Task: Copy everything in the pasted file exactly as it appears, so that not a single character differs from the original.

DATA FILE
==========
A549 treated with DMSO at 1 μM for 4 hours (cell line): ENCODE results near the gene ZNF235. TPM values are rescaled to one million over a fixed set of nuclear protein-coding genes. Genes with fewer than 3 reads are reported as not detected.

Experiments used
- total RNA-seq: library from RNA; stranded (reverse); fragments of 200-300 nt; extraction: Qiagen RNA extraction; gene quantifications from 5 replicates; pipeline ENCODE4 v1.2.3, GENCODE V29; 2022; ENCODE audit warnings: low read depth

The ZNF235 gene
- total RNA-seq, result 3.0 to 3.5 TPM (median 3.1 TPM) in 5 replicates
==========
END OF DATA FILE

A549 treated with DMSO at 1 μM for 4 hours (cell line): ENCODE results near the gene ZNF235. TPM values are rescaled to one million over a fixed set of nuclear protein-coding genes. Genes with fewer than 3 reads are reported as not detected.

Experiments used
- total RNA-seq: library from RNA; stranded (reverse); fragments of 200-300 nt; extraction: Qiagen RNA extraction; gene quantifications from 5 replicates; pipeline ENCODE4 v1.2.3, GENCODE V29; 2022; ENCODE audit warnings: low read depth

The ZNF235 gene
- total RNA-seq, result 3.0 to 3.5 TPM (median 3.1 TPM) in 5 replicates